“We’re really big on inserting the HOD education into this project,” Ballman said. “We had sub-teams…the team leader would organize all their stuff internally and then that team lead would work directly with me and Jenna.” 

After the weekend of filming and months of post-production, “Cupid” was ready to be shared with the Vanderbilt community in an on-campus screening in November 2023. 

“It was a 150-person crowd,” Boettcher said. “It lit a fire under the creative campus, and we realized we can work with each other across departments and disciplines and make something outside of the classroom.” 

Taking it a step further, the team submitted the film to many festivals, which operate with seasonal cycles. They were happy to hear back from the National Film Festival for Talented Youth (NFFTY), which takes place April 25 through May 5, 2024, and is the world’s largest film festival for emerging young filmmakers. As the spring and summer months continue, the team will hear back from other festivals they applied for.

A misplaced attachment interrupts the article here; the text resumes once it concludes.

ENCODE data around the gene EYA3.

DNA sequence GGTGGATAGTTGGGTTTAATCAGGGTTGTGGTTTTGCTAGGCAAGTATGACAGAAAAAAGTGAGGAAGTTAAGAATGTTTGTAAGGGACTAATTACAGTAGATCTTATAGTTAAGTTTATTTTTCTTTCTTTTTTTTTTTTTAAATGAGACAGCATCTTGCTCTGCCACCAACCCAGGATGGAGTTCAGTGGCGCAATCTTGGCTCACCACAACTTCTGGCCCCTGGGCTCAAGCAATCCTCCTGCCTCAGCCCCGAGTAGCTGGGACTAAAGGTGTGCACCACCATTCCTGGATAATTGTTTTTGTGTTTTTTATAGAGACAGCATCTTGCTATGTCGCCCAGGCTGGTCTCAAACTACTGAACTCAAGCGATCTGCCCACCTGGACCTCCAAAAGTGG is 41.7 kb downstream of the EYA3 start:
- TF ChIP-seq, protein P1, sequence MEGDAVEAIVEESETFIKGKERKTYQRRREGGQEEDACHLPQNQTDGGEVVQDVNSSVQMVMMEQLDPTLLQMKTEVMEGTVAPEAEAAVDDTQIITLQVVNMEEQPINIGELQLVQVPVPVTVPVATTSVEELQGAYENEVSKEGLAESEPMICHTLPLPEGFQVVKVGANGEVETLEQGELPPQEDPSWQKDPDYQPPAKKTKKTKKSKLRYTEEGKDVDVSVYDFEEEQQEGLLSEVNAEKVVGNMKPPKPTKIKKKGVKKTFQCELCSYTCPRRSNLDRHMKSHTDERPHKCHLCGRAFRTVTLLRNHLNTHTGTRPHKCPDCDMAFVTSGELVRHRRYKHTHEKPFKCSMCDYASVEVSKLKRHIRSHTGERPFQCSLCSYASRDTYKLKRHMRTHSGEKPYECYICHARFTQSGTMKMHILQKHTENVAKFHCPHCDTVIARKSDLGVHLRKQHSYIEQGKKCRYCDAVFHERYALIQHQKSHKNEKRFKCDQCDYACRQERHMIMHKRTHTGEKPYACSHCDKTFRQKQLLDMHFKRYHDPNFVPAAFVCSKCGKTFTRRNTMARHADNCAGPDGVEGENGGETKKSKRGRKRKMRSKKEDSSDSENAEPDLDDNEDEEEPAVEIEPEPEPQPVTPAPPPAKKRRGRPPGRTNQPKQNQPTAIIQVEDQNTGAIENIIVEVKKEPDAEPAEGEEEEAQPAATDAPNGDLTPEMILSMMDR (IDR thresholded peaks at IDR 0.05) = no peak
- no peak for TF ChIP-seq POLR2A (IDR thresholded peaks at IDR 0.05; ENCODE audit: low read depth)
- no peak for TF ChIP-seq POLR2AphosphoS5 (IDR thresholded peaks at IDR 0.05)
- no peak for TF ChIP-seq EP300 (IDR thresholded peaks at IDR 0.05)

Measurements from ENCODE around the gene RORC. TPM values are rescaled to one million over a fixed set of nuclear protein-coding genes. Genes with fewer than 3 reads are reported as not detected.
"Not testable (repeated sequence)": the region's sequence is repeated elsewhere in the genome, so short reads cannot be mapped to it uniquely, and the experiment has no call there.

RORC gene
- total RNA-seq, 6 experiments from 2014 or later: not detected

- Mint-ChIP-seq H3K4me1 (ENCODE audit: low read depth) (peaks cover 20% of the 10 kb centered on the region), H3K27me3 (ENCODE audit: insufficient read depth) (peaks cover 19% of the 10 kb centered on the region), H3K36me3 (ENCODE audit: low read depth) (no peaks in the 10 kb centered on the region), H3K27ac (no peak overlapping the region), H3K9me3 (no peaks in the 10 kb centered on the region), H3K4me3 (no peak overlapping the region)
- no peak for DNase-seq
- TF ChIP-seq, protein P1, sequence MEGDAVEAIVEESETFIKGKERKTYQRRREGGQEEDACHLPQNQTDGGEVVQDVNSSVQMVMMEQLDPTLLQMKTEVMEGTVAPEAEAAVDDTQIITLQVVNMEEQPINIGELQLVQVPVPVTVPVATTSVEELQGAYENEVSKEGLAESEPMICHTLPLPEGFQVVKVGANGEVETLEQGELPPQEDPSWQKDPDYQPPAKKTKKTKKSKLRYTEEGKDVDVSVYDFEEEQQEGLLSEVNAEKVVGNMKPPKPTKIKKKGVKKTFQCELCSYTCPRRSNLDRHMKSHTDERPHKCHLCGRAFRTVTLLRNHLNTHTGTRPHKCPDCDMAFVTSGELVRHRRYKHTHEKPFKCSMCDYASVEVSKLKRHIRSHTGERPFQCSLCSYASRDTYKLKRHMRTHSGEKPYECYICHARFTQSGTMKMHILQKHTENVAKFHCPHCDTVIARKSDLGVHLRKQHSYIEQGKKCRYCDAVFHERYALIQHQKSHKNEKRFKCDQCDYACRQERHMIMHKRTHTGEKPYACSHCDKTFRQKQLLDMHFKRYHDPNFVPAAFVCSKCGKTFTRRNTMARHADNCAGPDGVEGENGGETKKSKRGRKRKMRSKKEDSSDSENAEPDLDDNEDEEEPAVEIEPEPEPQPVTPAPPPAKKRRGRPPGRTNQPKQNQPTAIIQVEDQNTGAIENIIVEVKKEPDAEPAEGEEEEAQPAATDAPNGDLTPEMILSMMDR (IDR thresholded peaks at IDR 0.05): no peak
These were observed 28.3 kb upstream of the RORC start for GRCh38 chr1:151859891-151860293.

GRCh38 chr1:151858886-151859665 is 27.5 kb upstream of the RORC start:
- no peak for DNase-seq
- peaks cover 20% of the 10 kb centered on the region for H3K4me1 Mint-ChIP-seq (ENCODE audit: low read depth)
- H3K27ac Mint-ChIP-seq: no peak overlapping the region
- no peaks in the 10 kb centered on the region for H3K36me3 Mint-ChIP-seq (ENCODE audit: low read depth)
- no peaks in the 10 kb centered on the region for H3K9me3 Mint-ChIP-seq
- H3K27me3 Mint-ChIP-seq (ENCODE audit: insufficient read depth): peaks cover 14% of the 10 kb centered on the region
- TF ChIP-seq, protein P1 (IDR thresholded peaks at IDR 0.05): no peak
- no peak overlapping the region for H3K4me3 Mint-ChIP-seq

“In the past two years, I did not feel like there was a very strong creative community at Vanderbilt,” Ballman said. “It was an incredible experience to meet all of those people around campus and bring them all together under one project and create a bit of a creative community…Going forward, I want to keep investing in that.”

“First Night”

Around the same time, junior Haneol (John) Lee created “First Night,” reflecting on his personal and familial experience after immigrating to the U.S. from South Korea. The film is based on Lee’s father, who once spent two hours trying to order a sandwich for his son while facing a language barrier. It depicts the sacrifices many immigrant families have to make and the daily challenges that often go unnoticed, while also bringing to light the joy found in moments of triumph, both big and small.